Testwell CTA++ / Integration to Visual Studio
(This integration is available both for Visual
Studio 6.0 IDE and Visual Studio .NET 2003 IDE)
What is CTA++/VSI
When CTA++ is
used on a Windows platform with Visual C++ the use of CTA++
is significantly eased with an add-on component called CTA++/Visual
Studio Integration (CTA++/VSI).
It provides a wizard helping the use of CTA++.
The actual testing (what to test, with what kind of test cases,
what are the expected results of the test runs, etc.) is as
difficult and challenging as it has always been. CTA++/VSI helps
you to concentrate on the "intelligence part" of the testing.
The wizard does much of the test bed building for you. CTA++/VSI
- Generating portions of the test bed and setting up its
infrastructure into a Visual Studio project
- Allowing you to edit in the "intelligence logic" of the
tests straight in the Visual Studio environment using its
- Running and debugging the test bed straight in the Visual
Studio environment and capturing the test results
- Viewing the test result in textual and HTML format straight
from the Visual Studio
- Should you need to use a code coverage tool, the Testwell
CTC++, Test Coverage Analyzer for C/C++, is just a few mouse
clicks away (see more CTC++ integration
to Visual Studio).
Using CTA++/VSI, the starting point
Here we show one CTA++/VSI use scenario. We have
somewhere the files
- list.h (the interface of the
code under test, contains a couple of classes)
- list_bug.cpp (the implementation
file of the code under test, contains some bugs)
- memory.h (an interface of
a couple of functions that are called from list_bug.cpp)
First we create a new Visual Studio project (here
vsList, a Win32 Console Application) and add these files to
the project. The code under test (list_bug.cpp) compiles as
such. The following screenshots show also the file list.cpp.
In this demo it is the non-buggy version of the code under test.
It is also added to the project but excluded from the project
Then we take the CTA++/VSI into play. We adjust
the project settings (for example add the necessary CTA++ run-time
library to the project) so that the project could be a CTA++
test bed project. It is done by clicking the "Tw" button, where
the test bed type is selected (the CTA++ run-time library variant
needs to be selected according to the other settings of the
project, whether old or new streams are used, etc.)
Next we use CTA++/VSI to generate the test bed
main program, some test cases to it and the stubs based on the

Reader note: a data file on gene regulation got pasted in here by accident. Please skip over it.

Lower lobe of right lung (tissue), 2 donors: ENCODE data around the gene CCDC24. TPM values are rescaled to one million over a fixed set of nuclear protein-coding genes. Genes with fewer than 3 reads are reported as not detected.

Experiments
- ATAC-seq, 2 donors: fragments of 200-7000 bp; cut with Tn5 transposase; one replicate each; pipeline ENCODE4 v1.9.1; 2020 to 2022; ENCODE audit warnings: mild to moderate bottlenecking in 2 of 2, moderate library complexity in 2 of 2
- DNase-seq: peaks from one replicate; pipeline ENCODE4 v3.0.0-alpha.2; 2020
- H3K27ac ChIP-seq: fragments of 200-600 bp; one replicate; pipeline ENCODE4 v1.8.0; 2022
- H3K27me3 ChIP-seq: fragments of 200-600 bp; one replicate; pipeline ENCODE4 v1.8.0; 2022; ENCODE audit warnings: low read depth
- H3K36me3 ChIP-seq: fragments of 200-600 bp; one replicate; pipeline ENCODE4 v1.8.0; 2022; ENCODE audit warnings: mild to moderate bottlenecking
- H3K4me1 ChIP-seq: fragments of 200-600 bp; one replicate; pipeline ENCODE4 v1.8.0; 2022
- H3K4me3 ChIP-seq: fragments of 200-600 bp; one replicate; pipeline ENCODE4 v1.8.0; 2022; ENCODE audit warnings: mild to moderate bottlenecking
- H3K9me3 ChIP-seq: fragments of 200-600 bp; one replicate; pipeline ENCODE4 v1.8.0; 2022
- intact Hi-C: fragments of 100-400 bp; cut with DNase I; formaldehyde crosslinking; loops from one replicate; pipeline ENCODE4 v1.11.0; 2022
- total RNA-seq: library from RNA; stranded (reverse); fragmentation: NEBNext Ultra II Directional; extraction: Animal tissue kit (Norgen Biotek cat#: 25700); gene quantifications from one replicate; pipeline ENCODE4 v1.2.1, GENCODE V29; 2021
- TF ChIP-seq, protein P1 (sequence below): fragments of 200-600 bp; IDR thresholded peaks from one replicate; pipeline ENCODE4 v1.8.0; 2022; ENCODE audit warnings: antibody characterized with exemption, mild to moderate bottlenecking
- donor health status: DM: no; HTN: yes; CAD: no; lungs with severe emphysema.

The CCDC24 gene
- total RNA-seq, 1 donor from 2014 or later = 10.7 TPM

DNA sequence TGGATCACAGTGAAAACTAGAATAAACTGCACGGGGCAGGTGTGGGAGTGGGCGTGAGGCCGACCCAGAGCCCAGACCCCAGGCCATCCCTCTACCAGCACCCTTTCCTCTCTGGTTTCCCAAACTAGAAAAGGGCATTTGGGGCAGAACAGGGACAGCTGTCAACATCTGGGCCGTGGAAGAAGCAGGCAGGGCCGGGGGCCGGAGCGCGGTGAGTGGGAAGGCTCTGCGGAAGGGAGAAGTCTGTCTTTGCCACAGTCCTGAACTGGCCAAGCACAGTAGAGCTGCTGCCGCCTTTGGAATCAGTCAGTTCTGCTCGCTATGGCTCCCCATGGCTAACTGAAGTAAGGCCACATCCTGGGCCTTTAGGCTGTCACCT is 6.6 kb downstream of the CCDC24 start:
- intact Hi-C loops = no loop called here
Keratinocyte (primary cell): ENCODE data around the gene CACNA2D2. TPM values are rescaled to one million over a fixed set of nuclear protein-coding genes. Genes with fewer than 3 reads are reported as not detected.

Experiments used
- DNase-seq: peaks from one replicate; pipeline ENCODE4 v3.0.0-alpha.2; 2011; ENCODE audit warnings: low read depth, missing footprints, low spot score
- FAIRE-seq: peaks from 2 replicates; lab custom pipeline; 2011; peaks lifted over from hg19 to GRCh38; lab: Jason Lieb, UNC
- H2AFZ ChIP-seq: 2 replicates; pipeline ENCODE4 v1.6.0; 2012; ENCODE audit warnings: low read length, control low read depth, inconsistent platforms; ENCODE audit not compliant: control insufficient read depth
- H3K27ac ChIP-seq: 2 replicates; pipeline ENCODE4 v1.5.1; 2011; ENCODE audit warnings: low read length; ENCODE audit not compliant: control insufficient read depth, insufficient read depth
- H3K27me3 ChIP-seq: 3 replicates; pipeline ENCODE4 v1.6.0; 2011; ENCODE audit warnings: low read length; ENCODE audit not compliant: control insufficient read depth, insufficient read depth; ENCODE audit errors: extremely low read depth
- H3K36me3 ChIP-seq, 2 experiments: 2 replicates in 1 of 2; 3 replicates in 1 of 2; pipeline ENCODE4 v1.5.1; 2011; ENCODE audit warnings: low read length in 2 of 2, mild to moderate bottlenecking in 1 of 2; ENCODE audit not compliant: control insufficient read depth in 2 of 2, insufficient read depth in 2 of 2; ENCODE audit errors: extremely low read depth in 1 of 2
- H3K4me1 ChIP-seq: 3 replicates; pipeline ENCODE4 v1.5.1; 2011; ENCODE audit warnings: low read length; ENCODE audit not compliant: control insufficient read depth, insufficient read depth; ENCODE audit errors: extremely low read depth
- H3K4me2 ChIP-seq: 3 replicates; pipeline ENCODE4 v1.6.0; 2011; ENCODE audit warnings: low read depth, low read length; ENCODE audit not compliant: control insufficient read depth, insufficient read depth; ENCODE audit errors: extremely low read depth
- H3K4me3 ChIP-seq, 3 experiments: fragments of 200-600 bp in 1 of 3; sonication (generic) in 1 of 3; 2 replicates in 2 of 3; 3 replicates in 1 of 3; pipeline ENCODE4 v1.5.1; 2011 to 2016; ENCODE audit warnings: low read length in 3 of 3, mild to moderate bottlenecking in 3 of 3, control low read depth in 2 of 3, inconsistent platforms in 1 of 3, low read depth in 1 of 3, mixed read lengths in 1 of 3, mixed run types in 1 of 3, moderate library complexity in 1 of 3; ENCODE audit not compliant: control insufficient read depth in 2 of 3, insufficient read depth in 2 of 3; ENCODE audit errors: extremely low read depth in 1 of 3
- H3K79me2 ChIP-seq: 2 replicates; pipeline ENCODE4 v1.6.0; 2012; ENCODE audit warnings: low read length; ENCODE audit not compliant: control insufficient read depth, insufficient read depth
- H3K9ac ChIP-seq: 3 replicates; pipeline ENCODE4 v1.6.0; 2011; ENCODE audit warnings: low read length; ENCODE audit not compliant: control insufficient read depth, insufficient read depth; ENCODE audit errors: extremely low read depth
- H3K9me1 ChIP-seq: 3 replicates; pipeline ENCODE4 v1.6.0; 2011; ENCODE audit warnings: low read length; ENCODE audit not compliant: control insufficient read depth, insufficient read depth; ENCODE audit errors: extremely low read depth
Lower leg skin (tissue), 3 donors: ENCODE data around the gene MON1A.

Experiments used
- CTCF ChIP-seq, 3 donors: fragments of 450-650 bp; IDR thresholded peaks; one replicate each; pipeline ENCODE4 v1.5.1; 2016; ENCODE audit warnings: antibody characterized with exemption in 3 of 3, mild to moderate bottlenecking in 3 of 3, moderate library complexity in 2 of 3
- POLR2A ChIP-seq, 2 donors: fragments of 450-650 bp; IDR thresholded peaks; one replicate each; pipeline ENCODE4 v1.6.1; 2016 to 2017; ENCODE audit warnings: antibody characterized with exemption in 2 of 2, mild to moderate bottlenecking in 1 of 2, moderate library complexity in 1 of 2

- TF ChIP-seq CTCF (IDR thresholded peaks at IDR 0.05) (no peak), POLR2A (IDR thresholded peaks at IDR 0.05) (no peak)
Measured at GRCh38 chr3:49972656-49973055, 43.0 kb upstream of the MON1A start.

memory.h file. Again the "Tw" button is clicked and the "Generate"
tab is selected. The usage looks as follows:
We use this pane a couple of times:
- To generate the initial test driver (the file CTA_vsList_drv.cpp,
which gets added to the project)
- To generate the test case functions (their skeletons)
to the test driver file
- To generate the test data file (CTA_vsList_drv.dat, its
- To generate the stubs file (CTA_memory.h_stb.inc)
The actual "testing intelligence" is edited to these files by
the tester using the Visual Studio IDE's source editor.
The test bed is compiled and linked as usual by Visual Studio.
Once we have edited some desired "intelligence
logic" into the generated test case functions and stubs, and
once the test bed is compiled, we are ready to run the test
bed. It is done as follows:
The above "Run" pane is effectively just a GUI
wrapper for running the testbed.exe program straight from the
command line. The fields in the "Run" pane correspond to the
command-line options of the test bed executable. The test
bed can be run and debugged by normal Visual Studio means, too.
After some test bed runs, the test results can
be viewed. The trace file, here CTA_vsList_trc.txt, can be seen
directly in the Visual Studio GUI. There is also a "Report"
tab for seeing the HTML representation of the trace file and
for some other operations on it. The "Report" tab looks as follows:
When an HTML report is asked, the resultant HTML
view of the test bed run can be seen here.
In this use scenario the code under test and the
test driver code were compiled and linked to one program, to
the test bed. A typical use scenario is also a situtation, where
the code under test is in a separate .DLL and the test
bed project/the test bed executable is the "test execution engine"
for testing the .DLL.
In summary, CTA++ integration to Visual Studio
provides a very easy-to-use way to build CTA++ test beds in
the Visual Studio environment.